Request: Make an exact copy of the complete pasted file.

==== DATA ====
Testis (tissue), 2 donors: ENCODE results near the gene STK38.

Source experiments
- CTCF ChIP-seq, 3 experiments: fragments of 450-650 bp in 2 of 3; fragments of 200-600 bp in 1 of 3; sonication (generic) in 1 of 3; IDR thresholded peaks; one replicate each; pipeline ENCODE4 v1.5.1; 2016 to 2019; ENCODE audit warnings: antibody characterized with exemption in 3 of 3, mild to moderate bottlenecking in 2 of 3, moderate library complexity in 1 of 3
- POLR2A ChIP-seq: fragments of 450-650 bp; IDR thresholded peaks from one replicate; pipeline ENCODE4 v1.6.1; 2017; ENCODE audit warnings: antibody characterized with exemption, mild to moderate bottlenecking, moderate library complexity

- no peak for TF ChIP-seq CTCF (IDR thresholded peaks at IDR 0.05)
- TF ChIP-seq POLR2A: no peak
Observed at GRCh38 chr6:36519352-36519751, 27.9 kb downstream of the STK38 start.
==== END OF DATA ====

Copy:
Testis (tissue), 2 donors: ENCODE results near the gene STK38.

Source experiments
- CTCF ChIP-seq, 3 experiments: fragments of 450-650 bp in 2 of 3; fragments of 200-600 bp in 1 of 3; sonication (generic) in 1 of 3; IDR thresholded peaks; one replicate each; pipeline ENCODE4 v1.5.1; 2016 to 2019; ENCODE audit warnings: antibody characterized with exemption in 3 of 3, mild to moderate bottlenecking in 2 of 3, moderate library complexity in 1 of 3
- POLR2A ChIP-seq: fragments of 450-650 bp; IDR thresholded peaks from one replicate; pipeline ENCODE4 v1.6.1; 2017; ENCODE audit warnings: antibody characterized with exemption, mild to moderate bottlenecking, moderate library complexity

- no peak for TF ChIP-seq CTCF (IDR thresholded peaks at IDR 0.05)
- TF ChIP-seq POLR2A: no peak
Observed at GRCh38 chr6:36519352-36519751, 27.9 kb downstream of the STK38 start.